US 20020035583 A1
A method and system for converting ACORD XML files to and from ACORD AL3 files in real-time. The method for converting from ACORD XML to ACORD AL3 format includes: applying a stylesheet to at least one ACORD XML file thereby generating at least one data record in an intermediate format and including information included in the at least one ACORD XML file; and, translating the at least one record in the intermediate format to ACORD AL3 format. The method for converting from ACORD AL3 files to ACORD XML files includes: translating at least one record including information stored in the ACORD AL3 file format to an intermediate format; and, applying a stylesheet to the at least one record in the intermediate format thereby generating at least one ACORD XML file being indicative of the information and suitable for transmission.
1. A method for converting at least one record from ACORD XML to ACORD AL3 format in real-time, said method comprising:
applying a stylesheet to at least one ACORD XML file thereby generating at least one data record in an intermediate format and including information included in the at least one ACORD XML file; and,
translating the at least one record in the intermediate format to ACORD AL3 format.
2. A method for converting ACORD AL3 files to ACORD XML files in real-time, said method comprising:
translating at least one record including information stored in the ACORD AL3 file format to an intermediate format; and,
applying a stylesheet to said at least one record in said intermediate format thereby generating at least one ACORD XML file being indicative of said information and suitable for transmission.
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 This invention relates generally to the implementation of several standards developed by ACORD, an insurance industry standards organization; and particularly to a Web Transaction Interface, XML Insurance and Surety Service Specification, and the EDI standard AL3.
 The present Single Entry Multiple Carrier Interface (SEMCI) evolved out of the need for independent insurance agents to submit information to multiple to insurance carriers. Historically, agents were required to use forms and systems provided by each carrier. Information common to all carriers was re-entered for each carrier creating redundant work for agents. To reduce this redundant work, ACORD defined the EDI standard known as AL3 and SEMCI was adopted as an insurance industry approach.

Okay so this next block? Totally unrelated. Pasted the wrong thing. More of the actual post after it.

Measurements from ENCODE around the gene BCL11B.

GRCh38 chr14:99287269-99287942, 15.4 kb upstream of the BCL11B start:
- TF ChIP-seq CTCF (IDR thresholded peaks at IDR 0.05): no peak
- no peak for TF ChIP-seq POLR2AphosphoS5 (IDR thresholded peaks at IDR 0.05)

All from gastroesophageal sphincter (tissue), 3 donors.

AL3 is focused on the communication between insurance carriers, their agents and other trading partners and has been in use since the 1980's. This EDI standard is a common set of rules that allow separate computer systems to talk to each other, to communicate policy data, accounting data, claims data, and application data for personal and commercial insurance, surety and specialty lines. SEMCI was implemented as a batch-oriented, store-and-forward “Electronic Data Interchange” (EDI) model using a private computer network. Agents and carriers submit EDI transactions over a private computer network to a clearinghouse. The clearinghouse places transactions in the “mail box” of the appropriate party and delivers the contents of each party's “mail box” to them on request.
 With the advent of the Internet and related Internet standards, secure business-to-business commerce over a public network is now a reality. The insurance industry seeks to exploit this capability and Real-Time SEMCI is an implementation of electronic business-to-business commerce for insurance. Real-Time SEMCI provides agents the ability to enter data once into their agency management system and transmit that data over the Internet to multiple insurance company systems. The receiving insurance carriers process the transactions and return replies to the agent. For example, agents can request and receive quotes or submit applications for insurance. The implementation of Real-Time SEMCI relies on ACORD's Web Transaction Interface standard and ACORD's XML Insurance And Surety Service Specification. The Web Transaction Interface standard prescribes the communication protocol for this business as HTTP and it specifies an HTML form tag name that will contain transactions. ACORD's XML Insurance And Surety Service Specification defines business transactions using the World Wide Web Consortium's (W3C) XML standard.
 As is well understood by those possessing an ordinary level of skill in the pertinent art, Hypertext Transfer Protocol, or HTTP, is a request/response application-level protocol for distributed, collaborative, hypermedia information systems. HTML is an authoring language used to create documents accessible via the World Wide Web (WWW) or (Web). HTML defines a structure and layout of a Web document by using a variety of tags and attributes. XML is a specification developed by the W3C especially for Web documents. XML allows designers to create their own customized tags, enabling the definition, transmission, validation and interpretation of data between applications and between organizations. Extensible Stylesheet Language (XSL) is a language for expressing stylesheets. It consists of a language for transforming XML documents, and an XML vocabulary for specifying formatting semantics. An XSL stylesheet specifies the presentation of a class of XML documents by describing how an instance of the class is transformed into an XML document that uses the formatting vocabulary.